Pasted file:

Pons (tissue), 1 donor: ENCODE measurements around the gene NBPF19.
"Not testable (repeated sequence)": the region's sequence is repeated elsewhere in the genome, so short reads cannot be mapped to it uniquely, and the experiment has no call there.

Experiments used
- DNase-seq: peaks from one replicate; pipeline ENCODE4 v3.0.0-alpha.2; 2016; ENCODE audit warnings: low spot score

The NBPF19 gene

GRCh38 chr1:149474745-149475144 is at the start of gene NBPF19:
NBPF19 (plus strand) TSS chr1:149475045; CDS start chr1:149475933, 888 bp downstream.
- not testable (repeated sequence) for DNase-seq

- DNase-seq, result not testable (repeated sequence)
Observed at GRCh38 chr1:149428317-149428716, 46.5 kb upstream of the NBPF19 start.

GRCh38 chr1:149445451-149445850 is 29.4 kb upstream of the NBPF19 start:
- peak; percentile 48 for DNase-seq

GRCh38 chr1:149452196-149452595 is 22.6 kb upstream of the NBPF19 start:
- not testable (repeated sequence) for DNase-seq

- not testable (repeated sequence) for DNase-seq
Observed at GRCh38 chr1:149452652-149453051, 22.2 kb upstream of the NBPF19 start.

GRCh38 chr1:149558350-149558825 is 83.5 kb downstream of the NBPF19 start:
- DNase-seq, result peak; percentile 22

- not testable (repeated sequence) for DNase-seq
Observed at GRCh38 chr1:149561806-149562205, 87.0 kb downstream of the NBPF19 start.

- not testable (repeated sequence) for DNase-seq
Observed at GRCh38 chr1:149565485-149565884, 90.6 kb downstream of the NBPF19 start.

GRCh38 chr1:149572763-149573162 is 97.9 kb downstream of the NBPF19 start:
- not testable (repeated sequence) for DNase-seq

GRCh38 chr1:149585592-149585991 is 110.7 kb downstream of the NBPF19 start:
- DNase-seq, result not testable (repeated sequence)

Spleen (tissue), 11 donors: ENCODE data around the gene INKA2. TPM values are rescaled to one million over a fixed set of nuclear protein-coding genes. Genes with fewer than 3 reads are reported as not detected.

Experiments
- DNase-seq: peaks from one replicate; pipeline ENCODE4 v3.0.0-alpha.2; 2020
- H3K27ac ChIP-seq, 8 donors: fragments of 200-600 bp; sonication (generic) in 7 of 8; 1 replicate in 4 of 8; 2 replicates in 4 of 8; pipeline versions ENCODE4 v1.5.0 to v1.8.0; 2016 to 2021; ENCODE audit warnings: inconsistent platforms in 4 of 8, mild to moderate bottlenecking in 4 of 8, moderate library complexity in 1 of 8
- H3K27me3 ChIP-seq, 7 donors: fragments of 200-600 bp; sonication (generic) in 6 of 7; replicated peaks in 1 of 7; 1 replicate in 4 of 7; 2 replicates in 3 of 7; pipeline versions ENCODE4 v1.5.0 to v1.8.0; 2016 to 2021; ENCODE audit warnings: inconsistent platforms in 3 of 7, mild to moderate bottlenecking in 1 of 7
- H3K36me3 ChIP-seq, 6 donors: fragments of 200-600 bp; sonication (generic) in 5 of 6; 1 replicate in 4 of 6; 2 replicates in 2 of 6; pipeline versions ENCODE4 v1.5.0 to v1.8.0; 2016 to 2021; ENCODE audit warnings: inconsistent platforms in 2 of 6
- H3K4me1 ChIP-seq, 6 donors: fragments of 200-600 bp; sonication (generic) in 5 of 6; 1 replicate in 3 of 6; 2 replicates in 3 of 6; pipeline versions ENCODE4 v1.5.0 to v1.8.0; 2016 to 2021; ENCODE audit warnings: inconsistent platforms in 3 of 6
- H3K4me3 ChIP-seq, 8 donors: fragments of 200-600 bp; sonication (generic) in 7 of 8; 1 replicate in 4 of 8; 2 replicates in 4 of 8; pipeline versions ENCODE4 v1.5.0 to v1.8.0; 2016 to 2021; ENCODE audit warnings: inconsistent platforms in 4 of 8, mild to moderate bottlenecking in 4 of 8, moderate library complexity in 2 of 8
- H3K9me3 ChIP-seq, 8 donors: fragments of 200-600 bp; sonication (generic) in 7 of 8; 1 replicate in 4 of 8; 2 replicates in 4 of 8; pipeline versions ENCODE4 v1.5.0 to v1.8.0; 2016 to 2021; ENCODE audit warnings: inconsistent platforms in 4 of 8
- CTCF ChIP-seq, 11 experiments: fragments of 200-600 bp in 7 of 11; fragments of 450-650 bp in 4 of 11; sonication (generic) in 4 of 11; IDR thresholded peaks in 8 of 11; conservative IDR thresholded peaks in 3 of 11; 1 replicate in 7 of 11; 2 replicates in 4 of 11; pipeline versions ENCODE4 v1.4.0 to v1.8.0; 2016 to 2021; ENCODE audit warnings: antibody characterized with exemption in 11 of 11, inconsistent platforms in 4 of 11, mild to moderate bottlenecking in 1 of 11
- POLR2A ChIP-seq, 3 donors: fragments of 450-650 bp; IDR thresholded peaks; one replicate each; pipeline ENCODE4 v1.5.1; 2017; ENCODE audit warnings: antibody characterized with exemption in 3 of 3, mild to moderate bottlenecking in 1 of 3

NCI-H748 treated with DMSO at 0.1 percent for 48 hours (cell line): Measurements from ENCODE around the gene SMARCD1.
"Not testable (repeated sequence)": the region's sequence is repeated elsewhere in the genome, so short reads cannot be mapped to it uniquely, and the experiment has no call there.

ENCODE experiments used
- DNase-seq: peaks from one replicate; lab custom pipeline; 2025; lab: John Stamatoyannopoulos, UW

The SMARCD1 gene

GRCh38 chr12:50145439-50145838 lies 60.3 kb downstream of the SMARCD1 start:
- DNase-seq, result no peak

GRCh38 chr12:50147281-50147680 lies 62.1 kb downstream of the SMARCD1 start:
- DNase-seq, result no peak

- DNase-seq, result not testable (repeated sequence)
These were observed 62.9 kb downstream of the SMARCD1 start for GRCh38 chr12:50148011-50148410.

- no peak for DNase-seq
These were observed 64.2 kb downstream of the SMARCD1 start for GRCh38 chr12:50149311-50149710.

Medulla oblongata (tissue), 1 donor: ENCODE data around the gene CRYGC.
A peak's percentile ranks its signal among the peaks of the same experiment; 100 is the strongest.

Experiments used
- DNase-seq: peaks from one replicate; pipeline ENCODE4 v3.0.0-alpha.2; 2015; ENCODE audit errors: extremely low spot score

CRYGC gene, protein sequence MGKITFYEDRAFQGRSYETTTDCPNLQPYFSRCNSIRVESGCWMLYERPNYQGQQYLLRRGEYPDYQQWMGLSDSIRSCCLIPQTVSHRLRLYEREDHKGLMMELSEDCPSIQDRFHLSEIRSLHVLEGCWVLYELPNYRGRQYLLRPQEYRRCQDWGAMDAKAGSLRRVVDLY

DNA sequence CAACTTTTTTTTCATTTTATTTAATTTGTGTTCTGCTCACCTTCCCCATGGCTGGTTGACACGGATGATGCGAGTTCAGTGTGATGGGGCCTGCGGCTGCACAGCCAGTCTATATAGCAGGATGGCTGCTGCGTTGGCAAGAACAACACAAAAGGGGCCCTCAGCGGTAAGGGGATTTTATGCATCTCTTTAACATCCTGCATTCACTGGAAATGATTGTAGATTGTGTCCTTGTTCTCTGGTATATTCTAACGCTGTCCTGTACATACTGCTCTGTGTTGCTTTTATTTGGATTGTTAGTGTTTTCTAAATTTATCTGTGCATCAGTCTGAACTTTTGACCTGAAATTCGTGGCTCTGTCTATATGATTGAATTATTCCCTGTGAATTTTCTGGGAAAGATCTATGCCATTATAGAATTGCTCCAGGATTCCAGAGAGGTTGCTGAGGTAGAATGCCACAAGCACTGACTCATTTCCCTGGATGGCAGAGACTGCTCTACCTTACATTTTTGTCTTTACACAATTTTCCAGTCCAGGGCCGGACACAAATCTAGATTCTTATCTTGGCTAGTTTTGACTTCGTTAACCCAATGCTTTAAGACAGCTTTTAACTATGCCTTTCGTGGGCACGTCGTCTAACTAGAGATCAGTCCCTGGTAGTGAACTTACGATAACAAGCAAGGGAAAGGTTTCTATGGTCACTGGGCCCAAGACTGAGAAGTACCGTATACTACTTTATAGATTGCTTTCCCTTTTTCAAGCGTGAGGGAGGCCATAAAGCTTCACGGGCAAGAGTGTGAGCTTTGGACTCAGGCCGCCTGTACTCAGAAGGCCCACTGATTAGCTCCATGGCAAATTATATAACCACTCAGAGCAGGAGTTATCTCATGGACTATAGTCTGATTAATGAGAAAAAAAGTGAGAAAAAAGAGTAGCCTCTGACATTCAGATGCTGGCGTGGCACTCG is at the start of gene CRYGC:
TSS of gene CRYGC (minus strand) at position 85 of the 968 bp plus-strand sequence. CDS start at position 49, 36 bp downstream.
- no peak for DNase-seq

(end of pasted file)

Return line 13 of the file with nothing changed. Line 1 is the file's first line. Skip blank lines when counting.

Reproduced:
GRCh38 chr1:149452196-149452595 is 22.6 kb upstream of the NBPF19 start: